This has been introduced together with a schedule and shorter schedule of cost components. These follow the principles of the schedule and shorter schedule of cost components in the ECC and, now, the TSC.
 Option G
This has been removed, leaving options A, C and E. A client which wants a call-off arrangement for professional services is now expected to set up a framework using the NEC4 Framework Contract (FC) and PSC contracts for the work packages. Small packages of work could be instructed under the PSSC.
 TSSC and PSSC
- Modifications to the compensation event procedures, with a defined cost approach now adopted, and one fee percentage quoted.
- A procedure to agree people rates.
- The option of adjustments to the prices for inflation.
The DRSC is the NEC4 version of the NEC3 Adjudicator's Contract (AC), emphasising that it is not restricted just to appointing an adjudicator. It can also be used to appoint a member of the dispute avoidance board in an NEC contract.
A new section to apply to the duties of a dispute avoidance board member has been introduced as an alternative to the adjudication section in the AC. Users of the AC should easily transfer to this new form.
The existing NEC guidance documents – in the form of guidance notes, flow charts and ‘How to’ guides – have been developed and added to over many years. This has led to guidance on a specific topic sometimes appearing in more than one place and some topics being less well covered than they might be.
- Provide a simple, easy-to-follow structure so that guidance is more readily accessible.
- Address any gaps.
- Include explanations of how clauses are used.
- Provide practical advice by including checklists where appropriate.
The new NEC4 user guides provide step-by-step support to help users choose the most appropriate NEC4 contract, prepare the chosen contract, select a supplier and then manage the contract to deliver the client's objectives.
 Establishing procurement and contract strategies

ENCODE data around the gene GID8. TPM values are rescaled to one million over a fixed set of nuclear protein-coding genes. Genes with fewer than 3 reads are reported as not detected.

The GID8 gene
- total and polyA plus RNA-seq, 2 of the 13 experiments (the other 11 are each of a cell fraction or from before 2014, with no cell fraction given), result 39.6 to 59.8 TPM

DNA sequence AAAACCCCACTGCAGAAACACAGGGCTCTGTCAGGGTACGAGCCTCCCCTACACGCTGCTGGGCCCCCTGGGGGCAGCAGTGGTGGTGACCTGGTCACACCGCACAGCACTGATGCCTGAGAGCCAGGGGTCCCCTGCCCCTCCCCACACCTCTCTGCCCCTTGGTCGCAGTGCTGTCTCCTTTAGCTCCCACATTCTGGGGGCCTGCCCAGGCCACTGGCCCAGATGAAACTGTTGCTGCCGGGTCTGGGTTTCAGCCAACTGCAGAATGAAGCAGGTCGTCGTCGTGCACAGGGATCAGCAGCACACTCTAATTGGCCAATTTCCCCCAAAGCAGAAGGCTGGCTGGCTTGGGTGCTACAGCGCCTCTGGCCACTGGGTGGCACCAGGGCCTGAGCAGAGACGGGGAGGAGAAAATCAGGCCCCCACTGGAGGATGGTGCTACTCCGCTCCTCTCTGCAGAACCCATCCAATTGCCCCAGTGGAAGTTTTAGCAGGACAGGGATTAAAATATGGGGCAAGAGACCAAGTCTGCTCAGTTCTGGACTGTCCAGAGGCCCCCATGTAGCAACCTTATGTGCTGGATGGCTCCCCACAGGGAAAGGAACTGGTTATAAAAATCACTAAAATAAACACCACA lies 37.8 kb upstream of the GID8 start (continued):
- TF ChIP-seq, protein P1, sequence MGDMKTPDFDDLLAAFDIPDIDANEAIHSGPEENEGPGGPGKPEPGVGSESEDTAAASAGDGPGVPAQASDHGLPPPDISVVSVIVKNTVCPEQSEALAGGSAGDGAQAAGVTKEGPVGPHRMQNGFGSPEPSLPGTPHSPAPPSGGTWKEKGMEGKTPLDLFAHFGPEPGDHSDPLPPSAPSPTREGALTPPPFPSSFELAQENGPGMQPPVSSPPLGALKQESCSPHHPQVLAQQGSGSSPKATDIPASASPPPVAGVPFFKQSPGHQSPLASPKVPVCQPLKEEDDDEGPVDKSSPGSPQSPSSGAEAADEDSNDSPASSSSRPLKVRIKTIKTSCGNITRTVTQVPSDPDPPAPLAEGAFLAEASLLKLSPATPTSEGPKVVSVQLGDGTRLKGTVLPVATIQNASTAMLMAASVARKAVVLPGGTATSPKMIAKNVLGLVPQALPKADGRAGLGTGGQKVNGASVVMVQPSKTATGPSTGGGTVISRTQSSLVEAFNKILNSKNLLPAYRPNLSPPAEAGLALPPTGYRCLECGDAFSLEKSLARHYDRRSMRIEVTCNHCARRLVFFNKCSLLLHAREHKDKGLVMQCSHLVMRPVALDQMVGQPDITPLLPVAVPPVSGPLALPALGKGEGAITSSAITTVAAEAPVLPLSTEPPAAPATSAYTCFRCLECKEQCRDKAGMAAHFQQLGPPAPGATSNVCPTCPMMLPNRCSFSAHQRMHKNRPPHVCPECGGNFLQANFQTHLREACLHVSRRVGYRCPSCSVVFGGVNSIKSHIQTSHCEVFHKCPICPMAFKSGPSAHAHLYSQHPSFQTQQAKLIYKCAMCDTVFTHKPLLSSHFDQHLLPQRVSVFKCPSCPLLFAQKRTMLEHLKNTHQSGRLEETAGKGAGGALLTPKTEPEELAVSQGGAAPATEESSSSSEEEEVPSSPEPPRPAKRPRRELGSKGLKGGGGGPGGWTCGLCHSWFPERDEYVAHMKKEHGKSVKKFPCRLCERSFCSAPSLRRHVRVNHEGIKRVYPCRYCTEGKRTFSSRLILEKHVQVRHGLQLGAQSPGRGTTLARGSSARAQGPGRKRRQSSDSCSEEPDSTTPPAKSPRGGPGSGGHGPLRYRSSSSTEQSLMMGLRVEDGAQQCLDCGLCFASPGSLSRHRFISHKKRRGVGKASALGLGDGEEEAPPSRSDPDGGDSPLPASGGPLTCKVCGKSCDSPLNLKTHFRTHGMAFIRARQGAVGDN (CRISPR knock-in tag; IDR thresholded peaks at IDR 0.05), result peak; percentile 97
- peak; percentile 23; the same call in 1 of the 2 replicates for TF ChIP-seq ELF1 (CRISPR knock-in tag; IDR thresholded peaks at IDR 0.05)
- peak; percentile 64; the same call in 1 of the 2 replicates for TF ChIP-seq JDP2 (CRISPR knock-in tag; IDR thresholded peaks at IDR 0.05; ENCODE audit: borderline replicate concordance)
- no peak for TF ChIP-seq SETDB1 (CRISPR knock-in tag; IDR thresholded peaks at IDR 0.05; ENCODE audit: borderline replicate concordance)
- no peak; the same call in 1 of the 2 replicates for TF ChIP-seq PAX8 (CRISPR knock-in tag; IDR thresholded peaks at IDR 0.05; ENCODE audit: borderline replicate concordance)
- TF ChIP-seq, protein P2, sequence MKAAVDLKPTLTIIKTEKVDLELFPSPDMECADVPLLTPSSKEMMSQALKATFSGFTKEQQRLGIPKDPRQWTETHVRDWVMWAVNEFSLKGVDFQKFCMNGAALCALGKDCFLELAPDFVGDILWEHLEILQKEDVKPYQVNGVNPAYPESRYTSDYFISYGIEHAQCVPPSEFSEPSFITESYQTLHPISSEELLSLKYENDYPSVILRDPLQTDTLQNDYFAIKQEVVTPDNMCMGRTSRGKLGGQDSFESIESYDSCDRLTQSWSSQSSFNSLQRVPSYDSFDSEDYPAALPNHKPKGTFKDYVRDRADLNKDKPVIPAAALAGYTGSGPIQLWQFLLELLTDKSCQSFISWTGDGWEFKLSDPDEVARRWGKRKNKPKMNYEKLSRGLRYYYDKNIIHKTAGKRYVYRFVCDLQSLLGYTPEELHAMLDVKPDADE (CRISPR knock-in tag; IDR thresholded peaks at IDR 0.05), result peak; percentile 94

The user guide on procurement and contract strategies helps clients to identify the best way of achieving their project objectives, taking into account constraints, funding, risk and asset ownership. It provides guidance on selecting the most appropriate procurement route and choice of available NEC4 contracts and available options to meet their specific needs.
- The business case and project objectives.
- The risk profile and overall management strategy including, in broad terms, decisions made with regard who is best placed to manage the risks.
- A decision has been made to use the NEC4, but the contract strategy has not been determined.
 Preparing the contract
The contract preparation user guide helps clients prepare the particular NEC4 contract they have chosen to use to achieve their project objectives ready for supplier selection to commence. For each NEC4 contract, the relevant user guide includes:
- An explanation of the constituent parts the contract.
- A checklist on how to complete contract data as well as a worked example.
- A checklist on what should be included in the scope and where relevant other documents like the site information (ECC, ECS, ECSC and ECSS) and affected property (TSC and TSSC).
- Guidance on preparing a pricing document where relevant.
The supplier selection user guide helps with how to select a supplier. Where tendering has been chosen as the method of selection, guidance is provided on the tender process including sending out invitations to tender, tender evaluation and assessment. Guidance is also provided on finalising and awarding contracts.
 Managing the contract
The contract management user guide helps manage the chosen contract correctly once the contract comes into existence. For each NEC4 contract, the relevant guidance book provides detailed practical guidance, broadly based on the clause structure, on how to operate them to achieve a successful outcome.
This article is made up of:
- Originally published by ICE on 3 Mar 2017, written by Lucy O'Connor.
- Originally published by ICE on 15 May 2017, written by Robert Gerrard, NEC Users’ Group Secretary and Tim Knee-Robinson, NEC4 drafter.
- Originally published by ICE on 29 May 2017, written by Ross Hayes and Ben Walker, NEC4 drafters.
- Originally published by ICE on 5 June 2017, written by Tim Knee-Robinson, NEC4 drafter.
- Minor date adjustment April 2022